Philip is ranked in the Legal 500 as a leading divorce and financial remedy law junior. His main area of expertise is acting for spouses or other third parties in matrimonial finance applications and in related preliminary issue hearings, including issues as to beneficial ownership of assets and the parties’ marital status.
In addition to his matrimonial work Philip accepts instructions to advise and act in civil claims brought under: (i) the Trusts of Land and Appointment of Trustees Act 1996, albeit only in the ‘domestic context’; and, (ii) the Inheritance (Provision for Family and Dependants) Act 1975.
Family finance & property
Philip has experience of contested applications where there are allegations of non-disclosure; where one party fails to engage in the proceedings; cases concerning complex financial structures, trusts and alleged ‘shams’; disputes as to the beneficial ownership of property; and in cases where there is an international dimension, including disputed jurisdiction and enforcement applications.
Philip was junior counsel for the respondents in the leading case on the joinder of third parties to financial remedy applications of Fisher Meredith v JH and PH (Financial Remedy: Appeal: Wasted Costs)  2 FLR 536, which concerned the wife’s solicitors’ appeal against a wasted costs order made against them, inter alia, following the wife’s application to adjourn a 5 day trial in order for her to take steps to join relevant third parties who had not been engaged in the proceedings prior to trial. The judgment of Mostyn J contains important guidance on the obligations on one spouse or the other to join relevant third parties to financial remedy proceedings.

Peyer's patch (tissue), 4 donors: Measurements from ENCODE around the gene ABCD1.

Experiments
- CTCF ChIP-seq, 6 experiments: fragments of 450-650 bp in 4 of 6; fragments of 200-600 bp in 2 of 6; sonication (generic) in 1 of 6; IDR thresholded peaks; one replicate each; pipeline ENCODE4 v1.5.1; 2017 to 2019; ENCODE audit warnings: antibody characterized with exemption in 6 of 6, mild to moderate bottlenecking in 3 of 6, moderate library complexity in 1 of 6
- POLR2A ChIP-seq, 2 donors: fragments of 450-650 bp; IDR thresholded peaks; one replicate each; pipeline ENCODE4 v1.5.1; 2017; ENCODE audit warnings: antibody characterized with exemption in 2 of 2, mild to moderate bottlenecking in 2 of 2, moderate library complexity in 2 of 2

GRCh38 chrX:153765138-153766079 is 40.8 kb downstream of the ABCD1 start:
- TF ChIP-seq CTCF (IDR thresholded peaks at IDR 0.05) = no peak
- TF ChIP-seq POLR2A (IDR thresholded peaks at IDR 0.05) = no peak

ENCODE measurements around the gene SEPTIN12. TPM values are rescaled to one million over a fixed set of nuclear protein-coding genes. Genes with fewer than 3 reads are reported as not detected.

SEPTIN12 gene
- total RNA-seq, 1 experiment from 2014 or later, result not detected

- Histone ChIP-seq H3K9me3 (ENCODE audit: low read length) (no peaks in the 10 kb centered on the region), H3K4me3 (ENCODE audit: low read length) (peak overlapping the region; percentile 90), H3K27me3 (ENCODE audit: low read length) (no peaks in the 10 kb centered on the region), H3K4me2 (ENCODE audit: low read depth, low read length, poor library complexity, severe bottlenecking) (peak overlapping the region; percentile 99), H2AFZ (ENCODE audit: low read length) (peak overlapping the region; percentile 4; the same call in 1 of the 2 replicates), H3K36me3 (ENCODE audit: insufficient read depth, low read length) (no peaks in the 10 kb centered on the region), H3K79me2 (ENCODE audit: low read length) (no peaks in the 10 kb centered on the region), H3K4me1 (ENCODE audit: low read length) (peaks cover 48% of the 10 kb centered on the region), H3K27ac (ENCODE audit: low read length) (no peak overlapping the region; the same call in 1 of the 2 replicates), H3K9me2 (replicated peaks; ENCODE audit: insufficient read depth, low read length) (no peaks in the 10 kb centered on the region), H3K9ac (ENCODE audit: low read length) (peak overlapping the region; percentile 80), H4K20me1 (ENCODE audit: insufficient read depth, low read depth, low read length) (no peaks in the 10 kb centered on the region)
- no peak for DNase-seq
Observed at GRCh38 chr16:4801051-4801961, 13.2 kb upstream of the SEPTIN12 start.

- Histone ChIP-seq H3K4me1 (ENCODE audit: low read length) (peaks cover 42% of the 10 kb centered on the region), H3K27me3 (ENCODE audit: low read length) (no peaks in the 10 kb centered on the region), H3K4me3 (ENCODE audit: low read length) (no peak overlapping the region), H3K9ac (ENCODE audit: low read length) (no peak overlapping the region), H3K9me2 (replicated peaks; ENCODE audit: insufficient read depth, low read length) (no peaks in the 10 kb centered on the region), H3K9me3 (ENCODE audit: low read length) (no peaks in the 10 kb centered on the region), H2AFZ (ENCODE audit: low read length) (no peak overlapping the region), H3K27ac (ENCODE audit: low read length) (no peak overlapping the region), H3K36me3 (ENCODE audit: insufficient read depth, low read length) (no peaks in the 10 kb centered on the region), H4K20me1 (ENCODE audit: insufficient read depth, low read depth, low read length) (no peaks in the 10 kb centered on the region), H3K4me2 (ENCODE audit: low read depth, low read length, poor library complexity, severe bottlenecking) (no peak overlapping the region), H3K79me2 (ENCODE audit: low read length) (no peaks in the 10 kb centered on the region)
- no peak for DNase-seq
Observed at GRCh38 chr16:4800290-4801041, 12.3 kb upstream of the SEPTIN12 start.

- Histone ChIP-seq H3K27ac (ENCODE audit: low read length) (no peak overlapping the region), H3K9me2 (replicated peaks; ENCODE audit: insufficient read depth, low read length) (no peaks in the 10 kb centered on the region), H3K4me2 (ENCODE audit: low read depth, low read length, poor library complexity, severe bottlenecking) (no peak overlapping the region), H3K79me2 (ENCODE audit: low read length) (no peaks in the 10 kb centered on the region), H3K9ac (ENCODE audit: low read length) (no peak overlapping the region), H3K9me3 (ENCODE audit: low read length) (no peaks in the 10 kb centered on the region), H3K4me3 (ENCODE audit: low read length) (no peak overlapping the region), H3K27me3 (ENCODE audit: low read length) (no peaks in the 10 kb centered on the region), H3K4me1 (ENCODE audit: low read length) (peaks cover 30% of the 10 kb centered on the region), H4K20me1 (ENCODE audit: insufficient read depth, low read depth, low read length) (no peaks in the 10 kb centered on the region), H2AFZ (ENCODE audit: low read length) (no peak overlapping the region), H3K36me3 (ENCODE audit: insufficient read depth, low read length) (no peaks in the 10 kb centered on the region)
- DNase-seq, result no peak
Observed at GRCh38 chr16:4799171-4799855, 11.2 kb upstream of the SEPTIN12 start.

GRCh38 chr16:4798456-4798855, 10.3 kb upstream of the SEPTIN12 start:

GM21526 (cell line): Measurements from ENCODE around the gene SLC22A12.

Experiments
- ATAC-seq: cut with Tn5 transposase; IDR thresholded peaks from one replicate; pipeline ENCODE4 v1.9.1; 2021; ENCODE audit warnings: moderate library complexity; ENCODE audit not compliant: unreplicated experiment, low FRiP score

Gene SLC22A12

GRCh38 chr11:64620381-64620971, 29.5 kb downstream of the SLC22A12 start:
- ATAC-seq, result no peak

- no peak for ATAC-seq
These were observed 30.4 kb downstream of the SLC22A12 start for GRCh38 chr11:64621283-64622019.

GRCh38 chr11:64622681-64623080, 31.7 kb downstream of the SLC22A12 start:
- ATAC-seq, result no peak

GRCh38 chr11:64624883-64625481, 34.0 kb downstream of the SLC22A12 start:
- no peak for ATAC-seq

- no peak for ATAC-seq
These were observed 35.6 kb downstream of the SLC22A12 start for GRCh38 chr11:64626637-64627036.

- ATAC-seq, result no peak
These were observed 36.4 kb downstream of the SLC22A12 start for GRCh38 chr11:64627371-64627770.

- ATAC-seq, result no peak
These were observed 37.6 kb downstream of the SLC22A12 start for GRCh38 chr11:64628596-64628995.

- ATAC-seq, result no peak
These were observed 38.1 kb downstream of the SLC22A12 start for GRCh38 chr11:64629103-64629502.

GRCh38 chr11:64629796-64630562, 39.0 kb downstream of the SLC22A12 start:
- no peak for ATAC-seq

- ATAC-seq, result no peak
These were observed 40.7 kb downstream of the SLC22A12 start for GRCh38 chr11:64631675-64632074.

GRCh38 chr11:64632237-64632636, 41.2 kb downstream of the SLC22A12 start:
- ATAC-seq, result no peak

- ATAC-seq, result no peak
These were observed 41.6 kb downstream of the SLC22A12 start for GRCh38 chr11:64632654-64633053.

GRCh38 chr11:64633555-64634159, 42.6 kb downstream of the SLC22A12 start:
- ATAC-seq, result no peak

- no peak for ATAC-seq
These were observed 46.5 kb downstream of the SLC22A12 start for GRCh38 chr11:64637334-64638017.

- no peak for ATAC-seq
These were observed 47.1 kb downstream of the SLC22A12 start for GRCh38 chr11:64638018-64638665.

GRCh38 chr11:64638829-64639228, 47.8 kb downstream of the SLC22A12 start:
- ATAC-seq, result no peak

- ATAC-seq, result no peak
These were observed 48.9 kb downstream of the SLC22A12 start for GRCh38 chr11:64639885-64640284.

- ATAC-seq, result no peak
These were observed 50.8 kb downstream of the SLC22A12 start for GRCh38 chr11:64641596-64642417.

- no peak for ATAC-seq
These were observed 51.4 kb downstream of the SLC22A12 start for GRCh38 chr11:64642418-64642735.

In JH & another v Fisher Meredith LLP  EWCA Civ 1544 Philip secured permission from Munby LJ (as he then was) to appeal Mostyn J’s decision on appeal, although the case settled before the substantive second appeal.
Philip represented the successful respondent in C v C (mental health, earning capacity and the needs of children) EWCA Civ 8 October 2015 – reported on Lawtel and in FLW, which involved an appeal in relation to an alleged failure on the part of the trial judge to take account of the wife's mental health in assessing her earning capacity. Philip successfully argued that: any failure had not impacted upon the award where the housing needs of the child, who resides with her father, were the priority; and, the husband's financial position was such that he simply did not have the capacity to make periodical payments. An anonymity order was also secured to safeguard the interests of the child and the parties.
International family law
Philip has a particular interest and expertise in complex matrimonial proceedings and has acted and advised in a number of cases concerning declarations as to status and the recognition of foreign divorces; these have included securing a ‘Hudson v Leigh’ declaration in respect of a ceremony in Goa, advising on the status in English law of a ceremony in Zanzibar and on the recognition of an alleged tribal marriage ceremony in Nigeria.
Philip appeared for the successful respondent in the case of Dukali v Lamrani (HM Attorney General intervening)  2 FLR 1099, in which Holman J considered whether the ceremony celebrated at the Moroccan Consulate in London constituted a valid, void or non-existent marriage between the parties under English law. There was also an issue as to whether the Moroccan divorce ought to have been recognised here, but it was not necessary to determine that issue in view of the Court’s finding, as argued for the respondent, that this was a ‘non-marriage’. This was the first occasion on which the interpretation of ‘marriage’ in s.12 of the MFPA 1984 has arisen in reported case law. The Court of Appeal subsequently approved this decision in the highly publicised case of Sharbatly v Shagroon.
What the directories say
2017: "Clients can rest easily knowing that he is on the job." Legal 500
2016: "He is the most conscientious, hardworking and detailed barrister – a matrimonial finance expert" Legal 500